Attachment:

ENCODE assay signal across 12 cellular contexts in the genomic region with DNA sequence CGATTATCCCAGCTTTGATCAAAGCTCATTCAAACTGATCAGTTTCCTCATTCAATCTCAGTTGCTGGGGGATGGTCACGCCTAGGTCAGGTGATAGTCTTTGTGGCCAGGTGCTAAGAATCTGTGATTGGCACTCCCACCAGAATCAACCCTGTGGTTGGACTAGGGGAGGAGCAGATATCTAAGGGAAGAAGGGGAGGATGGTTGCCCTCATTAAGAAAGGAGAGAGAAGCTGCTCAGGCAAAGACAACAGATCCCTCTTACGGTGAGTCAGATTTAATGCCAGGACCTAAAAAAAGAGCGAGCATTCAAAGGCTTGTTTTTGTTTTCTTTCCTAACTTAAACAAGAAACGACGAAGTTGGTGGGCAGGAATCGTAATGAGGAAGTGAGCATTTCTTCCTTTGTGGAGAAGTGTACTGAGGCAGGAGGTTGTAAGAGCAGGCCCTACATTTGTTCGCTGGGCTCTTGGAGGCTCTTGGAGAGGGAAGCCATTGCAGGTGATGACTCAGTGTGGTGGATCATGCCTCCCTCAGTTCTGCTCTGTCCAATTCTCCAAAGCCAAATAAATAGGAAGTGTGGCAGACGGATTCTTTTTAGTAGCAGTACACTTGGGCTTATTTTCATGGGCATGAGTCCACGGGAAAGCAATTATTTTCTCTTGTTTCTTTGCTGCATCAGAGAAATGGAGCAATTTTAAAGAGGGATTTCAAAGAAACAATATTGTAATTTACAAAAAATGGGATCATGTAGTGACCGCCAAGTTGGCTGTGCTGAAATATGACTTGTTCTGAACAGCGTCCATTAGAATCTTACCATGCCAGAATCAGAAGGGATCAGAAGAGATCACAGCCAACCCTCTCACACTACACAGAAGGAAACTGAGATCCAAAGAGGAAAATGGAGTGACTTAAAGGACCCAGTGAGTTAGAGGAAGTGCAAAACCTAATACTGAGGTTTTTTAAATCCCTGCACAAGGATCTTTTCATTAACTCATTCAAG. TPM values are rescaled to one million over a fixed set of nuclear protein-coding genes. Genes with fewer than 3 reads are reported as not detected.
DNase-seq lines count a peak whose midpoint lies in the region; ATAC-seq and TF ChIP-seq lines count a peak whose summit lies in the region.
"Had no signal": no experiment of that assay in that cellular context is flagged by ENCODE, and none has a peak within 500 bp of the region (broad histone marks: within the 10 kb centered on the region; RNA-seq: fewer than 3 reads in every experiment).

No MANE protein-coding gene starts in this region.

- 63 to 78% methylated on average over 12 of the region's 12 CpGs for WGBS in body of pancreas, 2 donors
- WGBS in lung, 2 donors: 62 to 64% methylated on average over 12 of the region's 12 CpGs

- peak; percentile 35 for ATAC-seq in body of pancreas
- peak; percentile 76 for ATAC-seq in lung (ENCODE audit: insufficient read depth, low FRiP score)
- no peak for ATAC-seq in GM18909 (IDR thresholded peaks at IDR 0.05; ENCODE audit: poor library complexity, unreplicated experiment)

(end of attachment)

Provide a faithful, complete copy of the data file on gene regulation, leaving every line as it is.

ENCODE assay signal across 12 cellular contexts in the genomic region with DNA sequence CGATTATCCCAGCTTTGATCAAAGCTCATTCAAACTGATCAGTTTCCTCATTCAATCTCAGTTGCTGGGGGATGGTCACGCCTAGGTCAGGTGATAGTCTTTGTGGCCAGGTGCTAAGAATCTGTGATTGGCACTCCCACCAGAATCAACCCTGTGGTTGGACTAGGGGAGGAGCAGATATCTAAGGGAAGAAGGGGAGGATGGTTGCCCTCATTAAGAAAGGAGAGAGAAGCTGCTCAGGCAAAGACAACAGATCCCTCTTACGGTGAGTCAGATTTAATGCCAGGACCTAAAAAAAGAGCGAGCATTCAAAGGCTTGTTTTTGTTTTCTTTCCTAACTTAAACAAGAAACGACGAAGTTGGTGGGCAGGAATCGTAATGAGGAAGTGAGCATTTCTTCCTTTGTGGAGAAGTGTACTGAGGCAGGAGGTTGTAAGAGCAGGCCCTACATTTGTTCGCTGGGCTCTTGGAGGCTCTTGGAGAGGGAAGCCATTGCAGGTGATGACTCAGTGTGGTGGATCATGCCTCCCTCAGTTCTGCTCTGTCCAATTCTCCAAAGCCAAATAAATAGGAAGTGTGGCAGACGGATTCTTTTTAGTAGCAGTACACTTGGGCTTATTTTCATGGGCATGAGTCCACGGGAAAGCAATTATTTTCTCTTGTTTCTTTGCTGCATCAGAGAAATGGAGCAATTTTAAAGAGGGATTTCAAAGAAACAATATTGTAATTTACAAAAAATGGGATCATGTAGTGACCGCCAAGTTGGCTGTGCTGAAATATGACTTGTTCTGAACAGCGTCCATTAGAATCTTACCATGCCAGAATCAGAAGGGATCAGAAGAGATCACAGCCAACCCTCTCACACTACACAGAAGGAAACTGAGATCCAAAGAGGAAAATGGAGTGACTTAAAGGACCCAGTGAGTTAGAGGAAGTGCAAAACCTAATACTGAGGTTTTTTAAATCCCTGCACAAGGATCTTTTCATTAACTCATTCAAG. TPM values are rescaled to one million over a fixed set of nuclear protein-coding genes. Genes with fewer than 3 reads are reported as not detected.
DNase-seq lines count a peak whose midpoint lies in the region; ATAC-seq and TF ChIP-seq lines count a peak whose summit lies in the region.
"Had no signal": no experiment of that assay in that cellular context is flagged by ENCODE, and none has a peak within 500 bp of the region (broad histone marks: within the 10 kb centered on the region; RNA-seq: fewer than 3 reads in every experiment).

No MANE protein-coding gene starts in this region.

- 63 to 78% methylated on average over 12 of the region's 12 CpGs for WGBS in body of pancreas, 2 donors
- WGBS in lung, 2 donors: 62 to 64% methylated on average over 12 of the region's 12 CpGs

- peak; percentile 35 for ATAC-seq in body of pancreas
- peak; percentile 76 for ATAC-seq in lung (ENCODE audit: insufficient read depth, low FRiP score)
- no peak for ATAC-seq in GM18909 (IDR thresholded peaks at IDR 0.05; ENCODE audit: poor library complexity, unreplicated experiment)